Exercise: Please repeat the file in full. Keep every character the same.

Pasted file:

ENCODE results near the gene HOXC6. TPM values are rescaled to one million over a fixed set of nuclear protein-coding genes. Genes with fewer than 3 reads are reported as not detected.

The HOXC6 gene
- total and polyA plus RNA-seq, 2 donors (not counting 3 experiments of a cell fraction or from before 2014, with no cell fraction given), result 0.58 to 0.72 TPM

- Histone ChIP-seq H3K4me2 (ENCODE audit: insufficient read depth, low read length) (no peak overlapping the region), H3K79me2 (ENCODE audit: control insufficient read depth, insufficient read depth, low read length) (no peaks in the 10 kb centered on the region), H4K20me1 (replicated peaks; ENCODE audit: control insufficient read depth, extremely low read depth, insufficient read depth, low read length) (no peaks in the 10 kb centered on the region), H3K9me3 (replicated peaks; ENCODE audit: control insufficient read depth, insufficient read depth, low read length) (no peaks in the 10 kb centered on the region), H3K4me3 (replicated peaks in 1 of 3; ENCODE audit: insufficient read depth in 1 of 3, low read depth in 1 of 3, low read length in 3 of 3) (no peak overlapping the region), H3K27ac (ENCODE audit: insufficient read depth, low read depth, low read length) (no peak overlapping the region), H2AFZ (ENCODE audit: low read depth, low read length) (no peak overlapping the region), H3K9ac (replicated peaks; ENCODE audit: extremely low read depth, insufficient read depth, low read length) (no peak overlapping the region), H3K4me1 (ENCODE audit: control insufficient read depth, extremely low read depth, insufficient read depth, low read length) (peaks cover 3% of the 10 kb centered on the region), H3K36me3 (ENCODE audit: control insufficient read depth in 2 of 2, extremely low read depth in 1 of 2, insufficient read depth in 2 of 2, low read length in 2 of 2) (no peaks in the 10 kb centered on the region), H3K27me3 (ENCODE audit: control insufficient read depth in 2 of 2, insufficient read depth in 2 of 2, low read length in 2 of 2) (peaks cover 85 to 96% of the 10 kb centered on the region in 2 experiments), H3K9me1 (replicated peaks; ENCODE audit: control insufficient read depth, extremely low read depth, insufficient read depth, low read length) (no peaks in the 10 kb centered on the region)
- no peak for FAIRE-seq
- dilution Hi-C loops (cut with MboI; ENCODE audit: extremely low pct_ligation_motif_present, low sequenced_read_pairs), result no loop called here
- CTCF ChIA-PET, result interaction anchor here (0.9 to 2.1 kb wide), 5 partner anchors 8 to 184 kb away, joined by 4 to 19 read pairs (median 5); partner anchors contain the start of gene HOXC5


ENCODE results near the gene HOXC6. TPM values are rescaled to one million over a fixed set of nuclear protein-coding genes. Genes with fewer than 3 reads are reported as not detected.

The HOXC6 gene
- total and polyA plus RNA-seq, 2 donors (not counting 3 experiments of a cell fraction or from before 2014, with no cell fraction given), result 0.58 to 0.72 TPM

- Histone ChIP-seq H3K4me2 (ENCODE audit: insufficient read depth, low read length) (no peak overlapping the region), H3K79me2 (ENCODE audit: control insufficient read depth, insufficient read depth, low read length) (no peaks in the 10 kb centered on the region), H4K20me1 (replicated peaks; ENCODE audit: control insufficient read depth, extremely low read depth, insufficient read depth, low read length) (no peaks in the 10 kb centered on the region), H3K9me3 (replicated peaks; ENCODE audit: control insufficient read depth, insufficient read depth, low read length) (no peaks in the 10 kb centered on the region), H3K4me3 (replicated peaks in 1 of 3; ENCODE audit: insufficient read depth in 1 of 3, low read depth in 1 of 3, low read length in 3 of 3) (no peak overlapping the region), H3K27ac (ENCODE audit: insufficient read depth, low read depth, low read length) (no peak overlapping the region), H2AFZ (ENCODE audit: low read depth, low read length) (no peak overlapping the region), H3K9ac (replicated peaks; ENCODE audit: extremely low read depth, insufficient read depth, low read length) (no peak overlapping the region), H3K4me1 (ENCODE audit: control insufficient read depth, extremely low read depth, insufficient read depth, low read length) (peaks cover 3% of the 10 kb centered on the region), H3K36me3 (ENCODE audit: control insufficient read depth in 2 of 2, extremely low read depth in 1 of 2, insufficient read depth in 2 of 2, low read length in 2 of 2) (no peaks in the 10 kb centered on the region), H3K27me3 (ENCODE audit: control insufficient read depth in 2 of 2, insufficient read depth in 2 of 2, low read length in 2 of 2) (peaks cover 85 to 96% of the 10 kb centered on the region in 2 experiments), H3K9me1 (replicated peaks; ENCODE audit: control insufficient read depth, extremely low read depth, insufficient read depth, low read length) (no peaks in the 10 kb centered on the region)
- no peak for FAIRE-seq
- dilution Hi-C loops (cut with MboI; ENCODE audit: extremely low pct_ligation_motif_present, low sequenced_read_pairs), result no loop called here
- CTCF ChIA-PET, result interaction anchor here (0.9 to 2.1 kb wide), 5 partner anchors 8 to 184 kb away, joined by 4 to 19 read pairs (median 5); partner anchors contain the start of gene HOXC5